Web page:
The only thing certain about submitting a rank-order list as part of the Match process is that each prospective resident is going to feel at least some level of uncertainty—and that’s true even during a normal cycle.

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With the COVID-19 pandemic preventing residency applicants from traveling to programs for in-person interviews, that uncertainty is perhaps more abundant in the 2021 residency application cycle than any prior year.

Chantal Young, PhD, director of medical student wellness at the Keck School of Medicine of the University of Southern California (USC), has counseled students going through an unprecedented Match. She shared with readers the advice she’s been offering directly to residency applicants.

Programs have worked to create a virtual interview day experience that rivals the in-person one. But video tours aren’t the same as physically walking the wards. The information at your disposal is less than it would be in typical times, but that’s the case for every participant in this year’s Match.

“Self-doubt about rank lists isn’t new, but now the increased uncertainty because of COVID is new,” Young said. “But that’s the case for each student. No student is at a disadvantage comparatively to others.”

Submitting a rank-order list, as a medical student, is likely the biggest career decision you have made to date. But other, more significant decisions are going to follow it. And no decision can’t be undone.

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“The perspective should be that no choice is final and you are doing the best you can with the information you have today to make an educated guess about what is going to bring you the most fulfillment,” Young said.

How a program aligns with your life goals, not just your career goals, is an important part of finding the right fit in a residency program. For some students, Young is finding, the pandemic has changed those values.

“It used to be maybe you would hop off to the most competitive residency or the coolest city,” Young said. “For all of us, COVID has readjusted how we are thinking about things. So, if it turns out staying close to family is more important, and you might not have reflected on that otherwise, or you know you want to put roots down near family.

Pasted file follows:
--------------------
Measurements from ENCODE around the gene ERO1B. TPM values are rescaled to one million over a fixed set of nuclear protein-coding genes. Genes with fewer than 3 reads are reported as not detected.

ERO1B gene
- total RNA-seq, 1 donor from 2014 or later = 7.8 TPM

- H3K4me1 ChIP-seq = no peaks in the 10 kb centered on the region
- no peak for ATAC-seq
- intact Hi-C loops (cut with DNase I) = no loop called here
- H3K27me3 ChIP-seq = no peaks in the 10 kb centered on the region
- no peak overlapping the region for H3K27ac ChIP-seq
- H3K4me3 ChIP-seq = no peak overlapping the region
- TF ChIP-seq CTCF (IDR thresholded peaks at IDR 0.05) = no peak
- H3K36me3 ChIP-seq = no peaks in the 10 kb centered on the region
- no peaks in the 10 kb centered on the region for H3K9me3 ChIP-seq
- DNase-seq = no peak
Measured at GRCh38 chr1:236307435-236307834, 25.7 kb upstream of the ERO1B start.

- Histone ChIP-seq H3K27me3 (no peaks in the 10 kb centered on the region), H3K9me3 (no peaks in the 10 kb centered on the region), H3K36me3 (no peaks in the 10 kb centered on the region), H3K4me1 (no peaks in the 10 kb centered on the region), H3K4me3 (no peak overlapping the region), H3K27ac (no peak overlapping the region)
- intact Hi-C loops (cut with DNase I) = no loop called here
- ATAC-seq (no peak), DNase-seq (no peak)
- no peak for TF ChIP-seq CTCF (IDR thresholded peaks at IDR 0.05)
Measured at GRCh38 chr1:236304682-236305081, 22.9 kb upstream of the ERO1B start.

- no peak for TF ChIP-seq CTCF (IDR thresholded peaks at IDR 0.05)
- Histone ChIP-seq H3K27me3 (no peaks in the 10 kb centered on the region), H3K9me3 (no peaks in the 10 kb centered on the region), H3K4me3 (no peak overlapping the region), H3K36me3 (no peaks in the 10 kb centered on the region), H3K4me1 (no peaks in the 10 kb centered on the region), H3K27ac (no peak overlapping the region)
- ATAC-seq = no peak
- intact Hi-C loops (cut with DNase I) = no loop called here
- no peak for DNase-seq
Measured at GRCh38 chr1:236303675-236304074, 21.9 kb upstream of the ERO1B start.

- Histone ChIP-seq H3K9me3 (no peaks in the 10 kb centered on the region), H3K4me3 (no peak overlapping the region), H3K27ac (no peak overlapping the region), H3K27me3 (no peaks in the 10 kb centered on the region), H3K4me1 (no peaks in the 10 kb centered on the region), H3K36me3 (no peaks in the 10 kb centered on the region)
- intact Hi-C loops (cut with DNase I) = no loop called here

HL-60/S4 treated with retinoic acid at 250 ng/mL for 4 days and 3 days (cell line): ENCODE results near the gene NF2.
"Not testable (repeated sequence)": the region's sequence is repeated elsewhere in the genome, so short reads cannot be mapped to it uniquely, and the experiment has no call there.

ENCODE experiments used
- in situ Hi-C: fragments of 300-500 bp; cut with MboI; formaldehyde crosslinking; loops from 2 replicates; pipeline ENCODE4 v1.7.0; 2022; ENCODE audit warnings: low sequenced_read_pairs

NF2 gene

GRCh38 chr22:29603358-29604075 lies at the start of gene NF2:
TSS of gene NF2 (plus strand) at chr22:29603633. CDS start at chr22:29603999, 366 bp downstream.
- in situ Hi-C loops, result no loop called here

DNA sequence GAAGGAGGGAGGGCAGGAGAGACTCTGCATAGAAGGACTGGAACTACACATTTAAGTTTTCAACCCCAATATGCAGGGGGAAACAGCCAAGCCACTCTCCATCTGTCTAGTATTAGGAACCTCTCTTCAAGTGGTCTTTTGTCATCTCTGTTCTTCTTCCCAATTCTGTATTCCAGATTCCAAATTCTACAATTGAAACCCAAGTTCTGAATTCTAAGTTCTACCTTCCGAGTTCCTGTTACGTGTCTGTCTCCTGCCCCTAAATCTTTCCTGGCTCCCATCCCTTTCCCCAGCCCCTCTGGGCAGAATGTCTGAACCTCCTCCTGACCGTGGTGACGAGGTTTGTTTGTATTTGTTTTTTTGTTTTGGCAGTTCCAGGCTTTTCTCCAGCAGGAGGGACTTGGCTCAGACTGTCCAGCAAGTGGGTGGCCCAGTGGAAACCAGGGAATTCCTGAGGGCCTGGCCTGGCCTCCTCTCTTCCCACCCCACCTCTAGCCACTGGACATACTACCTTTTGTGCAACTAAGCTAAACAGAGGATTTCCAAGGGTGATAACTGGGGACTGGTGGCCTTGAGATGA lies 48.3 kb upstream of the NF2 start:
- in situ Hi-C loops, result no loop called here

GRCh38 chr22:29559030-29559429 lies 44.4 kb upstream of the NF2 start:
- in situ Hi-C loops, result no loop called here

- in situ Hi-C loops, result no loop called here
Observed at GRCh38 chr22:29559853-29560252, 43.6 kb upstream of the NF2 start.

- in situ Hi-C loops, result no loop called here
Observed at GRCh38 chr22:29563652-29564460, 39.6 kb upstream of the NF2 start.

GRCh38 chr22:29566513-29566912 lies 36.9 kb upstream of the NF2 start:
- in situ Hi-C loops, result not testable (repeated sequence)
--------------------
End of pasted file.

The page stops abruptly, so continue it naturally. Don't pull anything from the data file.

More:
“Some of our students feel less willing to forgo their normal self-care,” Young added. “That could mean choosing less competitive residencies than they may have otherwise.”

Residency applicants are less able to get information about each program because they are doing the entire application process remotely. Residency program webpages and social media accounts are good resources. But nothing is better than hearing it from the source.

“We are encouraging more communication with our alums at various sites,” Young said. “Getting them to get over that hump and reach out for guidance. Ask those questions they don’t feel like they are getting the chance to ask during interviews: What’s this specialty like? What’s this site really like?”

You’ll never feel completely satisfied with your rank-order list. Knowing that going in can make things easier.

“The truth about rank lists is there is no perfect rank,” Young said. “There are just different ways to prioritize competing pros and cons. So students shouldn’t feel like they are trying to find the perfect list. Rather, they are making a list for what their best guess is about what will make them happiest at the time they make the list.

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“If you have their goals and priorities and values straight and try to choose a site based on those, not what somebody else wants for you or what you think you should want, but what you actually deeply value, that’s the best any of us can do.”

The AMA has curated a selection of resources to assist residents, medical students and faculty during the COVID-19 pandemic to help manage the shifting timelines, cancellations and adjustments to testing

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